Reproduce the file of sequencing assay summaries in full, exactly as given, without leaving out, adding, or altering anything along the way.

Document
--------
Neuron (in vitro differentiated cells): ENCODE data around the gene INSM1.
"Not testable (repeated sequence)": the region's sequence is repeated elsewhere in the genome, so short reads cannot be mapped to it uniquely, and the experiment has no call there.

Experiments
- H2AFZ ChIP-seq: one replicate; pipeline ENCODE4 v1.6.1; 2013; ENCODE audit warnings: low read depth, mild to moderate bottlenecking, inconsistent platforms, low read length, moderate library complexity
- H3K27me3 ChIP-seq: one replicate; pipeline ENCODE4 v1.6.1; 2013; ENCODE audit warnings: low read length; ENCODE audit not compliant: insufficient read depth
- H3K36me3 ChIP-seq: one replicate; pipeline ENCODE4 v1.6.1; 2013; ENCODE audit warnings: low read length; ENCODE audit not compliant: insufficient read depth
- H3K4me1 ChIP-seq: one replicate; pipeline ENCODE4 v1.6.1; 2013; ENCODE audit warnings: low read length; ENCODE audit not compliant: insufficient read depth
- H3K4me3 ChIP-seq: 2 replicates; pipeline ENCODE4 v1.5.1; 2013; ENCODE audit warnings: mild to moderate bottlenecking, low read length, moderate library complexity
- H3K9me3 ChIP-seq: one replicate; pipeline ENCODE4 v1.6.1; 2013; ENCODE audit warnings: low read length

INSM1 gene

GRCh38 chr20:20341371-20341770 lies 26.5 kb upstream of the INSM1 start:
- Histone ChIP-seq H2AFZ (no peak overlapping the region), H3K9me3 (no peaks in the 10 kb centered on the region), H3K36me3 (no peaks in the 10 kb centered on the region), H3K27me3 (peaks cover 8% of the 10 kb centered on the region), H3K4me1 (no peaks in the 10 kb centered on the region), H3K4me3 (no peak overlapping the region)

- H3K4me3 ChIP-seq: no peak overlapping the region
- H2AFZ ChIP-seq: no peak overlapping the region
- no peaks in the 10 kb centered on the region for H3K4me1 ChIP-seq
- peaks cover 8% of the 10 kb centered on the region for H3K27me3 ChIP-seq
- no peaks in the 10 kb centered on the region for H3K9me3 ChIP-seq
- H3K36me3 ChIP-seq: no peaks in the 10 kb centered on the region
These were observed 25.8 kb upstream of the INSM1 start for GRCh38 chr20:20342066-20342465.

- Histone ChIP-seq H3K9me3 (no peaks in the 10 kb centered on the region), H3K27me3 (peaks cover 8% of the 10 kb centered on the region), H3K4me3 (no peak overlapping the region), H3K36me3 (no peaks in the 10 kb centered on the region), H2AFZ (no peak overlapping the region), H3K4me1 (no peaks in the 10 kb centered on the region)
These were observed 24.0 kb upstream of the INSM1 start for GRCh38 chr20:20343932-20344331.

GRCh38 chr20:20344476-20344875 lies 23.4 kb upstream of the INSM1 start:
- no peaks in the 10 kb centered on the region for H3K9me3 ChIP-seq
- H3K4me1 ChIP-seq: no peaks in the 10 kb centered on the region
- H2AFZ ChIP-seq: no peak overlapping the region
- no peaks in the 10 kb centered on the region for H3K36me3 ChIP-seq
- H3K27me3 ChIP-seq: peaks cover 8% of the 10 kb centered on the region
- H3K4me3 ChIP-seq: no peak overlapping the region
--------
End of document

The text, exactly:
Neuron (in vitro differentiated cells): ENCODE data around the gene INSM1.
"Not testable (repeated sequence)": the region's sequence is repeated elsewhere in the genome, so short reads cannot be mapped to it uniquely, and the experiment has no call there.

Experiments
- H2AFZ ChIP-seq: one replicate; pipeline ENCODE4 v1.6.1; 2013; ENCODE audit warnings: low read depth, mild to moderate bottlenecking, inconsistent platforms, low read length, moderate library complexity
- H3K27me3 ChIP-seq: one replicate; pipeline ENCODE4 v1.6.1; 2013; ENCODE audit warnings: low read length; ENCODE audit not compliant: insufficient read depth
- H3K36me3 ChIP-seq: one replicate; pipeline ENCODE4 v1.6.1; 2013; ENCODE audit warnings: low read length; ENCODE audit not compliant: insufficient read depth
- H3K4me1 ChIP-seq: one replicate; pipeline ENCODE4 v1.6.1; 2013; ENCODE audit warnings: low read length; ENCODE audit not compliant: insufficient read depth
- H3K4me3 ChIP-seq: 2 replicates; pipeline ENCODE4 v1.5.1; 2013; ENCODE audit warnings: mild to moderate bottlenecking, low read length, moderate library complexity
- H3K9me3 ChIP-seq: one replicate; pipeline ENCODE4 v1.6.1; 2013; ENCODE audit warnings: low read length

INSM1 gene

GRCh38 chr20:20341371-20341770 lies 26.5 kb upstream of the INSM1 start:
- Histone ChIP-seq H2AFZ (no peak overlapping the region), H3K9me3 (no peaks in the 10 kb centered on the region), H3K36me3 (no peaks in the 10 kb centered on the region), H3K27me3 (peaks cover 8% of the 10 kb centered on the region), H3K4me1 (no peaks in the 10 kb centered on the region), H3K4me3 (no peak overlapping the region)

- H3K4me3 ChIP-seq: no peak overlapping the region
- H2AFZ ChIP-seq: no peak overlapping the region
- no peaks in the 10 kb centered on the region for H3K4me1 ChIP-seq
- peaks cover 8% of the 10 kb centered on the region for H3K27me3 ChIP-seq
- no peaks in the 10 kb centered on the region for H3K9me3 ChIP-seq
- H3K36me3 ChIP-seq: no peaks in the 10 kb centered on the region
These were observed 25.8 kb upstream of the INSM1 start for GRCh38 chr20:20342066-20342465.

- Histone ChIP-seq H3K9me3 (no peaks in the 10 kb centered on the region), H3K27me3 (peaks cover 8% of the 10 kb centered on the region), H3K4me3 (no peak overlapping the region), H3K36me3 (no peaks in the 10 kb centered on the region), H2AFZ (no peak overlapping the region), H3K4me1 (no peaks in the 10 kb centered on the region)
These were observed 24.0 kb upstream of the INSM1 start for GRCh38 chr20:20343932-20344331.

GRCh38 chr20:20344476-20344875 lies 23.4 kb upstream of the INSM1 start:
- no peaks in the 10 kb centered on the region for H3K9me3 ChIP-seq
- H3K4me1 ChIP-seq: no peaks in the 10 kb centered on the region
- H2AFZ ChIP-seq: no peak overlapping the region
- no peaks in the 10 kb centered on the region for H3K36me3 ChIP-seq
- H3K27me3 ChIP-seq: peaks cover 8% of the 10 kb centered on the region
- H3K4me3 ChIP-seq: no peak overlapping the region